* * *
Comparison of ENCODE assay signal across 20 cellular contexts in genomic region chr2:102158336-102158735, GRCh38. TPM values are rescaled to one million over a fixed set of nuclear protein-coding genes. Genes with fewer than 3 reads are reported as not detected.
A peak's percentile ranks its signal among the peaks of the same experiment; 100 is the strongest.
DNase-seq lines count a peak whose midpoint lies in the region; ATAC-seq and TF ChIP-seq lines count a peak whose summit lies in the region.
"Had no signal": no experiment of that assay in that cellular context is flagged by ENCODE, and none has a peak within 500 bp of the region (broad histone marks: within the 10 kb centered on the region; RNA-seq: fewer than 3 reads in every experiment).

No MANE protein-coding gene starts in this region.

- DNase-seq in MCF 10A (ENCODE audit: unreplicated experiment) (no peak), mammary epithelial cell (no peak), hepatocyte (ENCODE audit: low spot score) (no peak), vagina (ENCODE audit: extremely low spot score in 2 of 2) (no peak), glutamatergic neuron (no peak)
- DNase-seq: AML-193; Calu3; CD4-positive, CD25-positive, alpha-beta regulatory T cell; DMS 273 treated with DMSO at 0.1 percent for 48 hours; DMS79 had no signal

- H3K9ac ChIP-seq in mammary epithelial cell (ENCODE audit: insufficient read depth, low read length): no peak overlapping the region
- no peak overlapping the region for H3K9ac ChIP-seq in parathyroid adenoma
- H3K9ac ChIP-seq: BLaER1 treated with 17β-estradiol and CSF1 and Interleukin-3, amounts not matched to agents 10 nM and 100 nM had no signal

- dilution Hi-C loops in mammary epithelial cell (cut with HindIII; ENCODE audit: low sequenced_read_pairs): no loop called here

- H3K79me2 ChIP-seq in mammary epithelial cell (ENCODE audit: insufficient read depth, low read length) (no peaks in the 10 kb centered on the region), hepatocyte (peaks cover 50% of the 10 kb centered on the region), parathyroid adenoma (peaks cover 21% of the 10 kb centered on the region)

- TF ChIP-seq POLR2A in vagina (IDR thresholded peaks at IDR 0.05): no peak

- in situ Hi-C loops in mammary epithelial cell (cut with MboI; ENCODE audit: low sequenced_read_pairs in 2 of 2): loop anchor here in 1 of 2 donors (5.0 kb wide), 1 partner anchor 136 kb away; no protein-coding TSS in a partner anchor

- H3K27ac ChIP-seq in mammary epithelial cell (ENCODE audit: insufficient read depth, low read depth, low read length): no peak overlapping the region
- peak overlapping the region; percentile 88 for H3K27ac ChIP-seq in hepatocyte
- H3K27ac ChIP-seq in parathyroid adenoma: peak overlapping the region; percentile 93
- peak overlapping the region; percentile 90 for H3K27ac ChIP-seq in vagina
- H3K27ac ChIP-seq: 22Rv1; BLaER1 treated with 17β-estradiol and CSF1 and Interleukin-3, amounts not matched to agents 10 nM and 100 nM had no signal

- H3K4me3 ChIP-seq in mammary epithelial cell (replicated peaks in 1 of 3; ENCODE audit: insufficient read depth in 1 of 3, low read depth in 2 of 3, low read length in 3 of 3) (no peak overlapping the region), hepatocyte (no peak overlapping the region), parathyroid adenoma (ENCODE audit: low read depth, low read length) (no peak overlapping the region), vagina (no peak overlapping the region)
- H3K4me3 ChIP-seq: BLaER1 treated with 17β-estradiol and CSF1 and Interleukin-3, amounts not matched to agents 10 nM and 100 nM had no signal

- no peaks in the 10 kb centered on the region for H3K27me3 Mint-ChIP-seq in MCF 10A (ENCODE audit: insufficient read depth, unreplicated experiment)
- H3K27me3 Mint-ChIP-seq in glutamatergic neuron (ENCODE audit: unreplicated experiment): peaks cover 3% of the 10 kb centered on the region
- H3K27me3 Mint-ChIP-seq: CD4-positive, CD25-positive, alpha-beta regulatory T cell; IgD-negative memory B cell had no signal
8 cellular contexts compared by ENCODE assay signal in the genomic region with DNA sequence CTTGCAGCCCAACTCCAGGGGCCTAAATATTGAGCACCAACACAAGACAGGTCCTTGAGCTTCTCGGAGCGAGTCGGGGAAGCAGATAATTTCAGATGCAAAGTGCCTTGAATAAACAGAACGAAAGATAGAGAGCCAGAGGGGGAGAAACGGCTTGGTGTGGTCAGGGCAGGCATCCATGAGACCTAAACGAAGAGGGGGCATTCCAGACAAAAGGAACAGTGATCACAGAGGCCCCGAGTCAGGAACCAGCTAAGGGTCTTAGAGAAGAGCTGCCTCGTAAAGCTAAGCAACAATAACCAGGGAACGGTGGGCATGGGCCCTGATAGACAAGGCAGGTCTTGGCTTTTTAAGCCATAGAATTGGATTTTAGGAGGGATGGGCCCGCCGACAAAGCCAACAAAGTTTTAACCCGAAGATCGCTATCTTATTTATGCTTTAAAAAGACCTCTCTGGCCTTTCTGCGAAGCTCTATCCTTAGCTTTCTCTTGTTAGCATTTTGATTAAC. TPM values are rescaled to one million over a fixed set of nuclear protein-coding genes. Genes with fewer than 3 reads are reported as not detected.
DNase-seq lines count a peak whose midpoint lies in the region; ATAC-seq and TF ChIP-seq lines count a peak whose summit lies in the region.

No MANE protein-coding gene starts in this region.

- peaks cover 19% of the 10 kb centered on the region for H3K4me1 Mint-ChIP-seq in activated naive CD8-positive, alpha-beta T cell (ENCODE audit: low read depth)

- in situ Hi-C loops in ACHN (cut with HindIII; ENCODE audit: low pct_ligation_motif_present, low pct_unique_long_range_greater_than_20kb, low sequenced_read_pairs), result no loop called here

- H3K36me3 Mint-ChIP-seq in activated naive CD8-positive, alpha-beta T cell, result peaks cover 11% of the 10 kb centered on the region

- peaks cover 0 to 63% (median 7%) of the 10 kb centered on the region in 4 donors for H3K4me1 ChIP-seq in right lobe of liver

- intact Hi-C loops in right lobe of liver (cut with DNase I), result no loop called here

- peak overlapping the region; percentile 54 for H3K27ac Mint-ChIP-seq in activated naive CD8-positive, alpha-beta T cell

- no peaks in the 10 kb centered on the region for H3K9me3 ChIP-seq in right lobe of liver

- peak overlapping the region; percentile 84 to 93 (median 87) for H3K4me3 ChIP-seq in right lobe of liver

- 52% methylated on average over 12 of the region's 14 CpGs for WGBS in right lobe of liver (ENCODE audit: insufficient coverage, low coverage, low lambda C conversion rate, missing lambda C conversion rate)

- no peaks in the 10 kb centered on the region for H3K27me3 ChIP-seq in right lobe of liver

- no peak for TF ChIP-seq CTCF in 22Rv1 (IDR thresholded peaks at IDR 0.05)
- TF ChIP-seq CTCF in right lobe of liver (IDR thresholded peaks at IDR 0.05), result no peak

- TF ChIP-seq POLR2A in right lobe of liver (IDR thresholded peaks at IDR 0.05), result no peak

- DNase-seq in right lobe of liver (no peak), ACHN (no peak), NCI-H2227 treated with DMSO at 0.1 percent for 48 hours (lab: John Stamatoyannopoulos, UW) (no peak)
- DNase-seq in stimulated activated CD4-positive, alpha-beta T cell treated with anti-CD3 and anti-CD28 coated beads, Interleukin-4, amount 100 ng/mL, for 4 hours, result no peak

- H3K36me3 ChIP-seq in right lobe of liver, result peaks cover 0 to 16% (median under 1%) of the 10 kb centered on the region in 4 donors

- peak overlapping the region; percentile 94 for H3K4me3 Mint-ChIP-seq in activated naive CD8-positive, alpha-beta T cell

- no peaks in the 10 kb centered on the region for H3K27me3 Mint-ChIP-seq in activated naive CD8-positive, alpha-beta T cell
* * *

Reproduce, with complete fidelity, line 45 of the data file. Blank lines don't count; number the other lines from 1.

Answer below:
- no peaks in the 10 kb centered on the region for H3K27me3 Mint-ChIP-seq in activated naive CD8-positive, alpha-beta T cell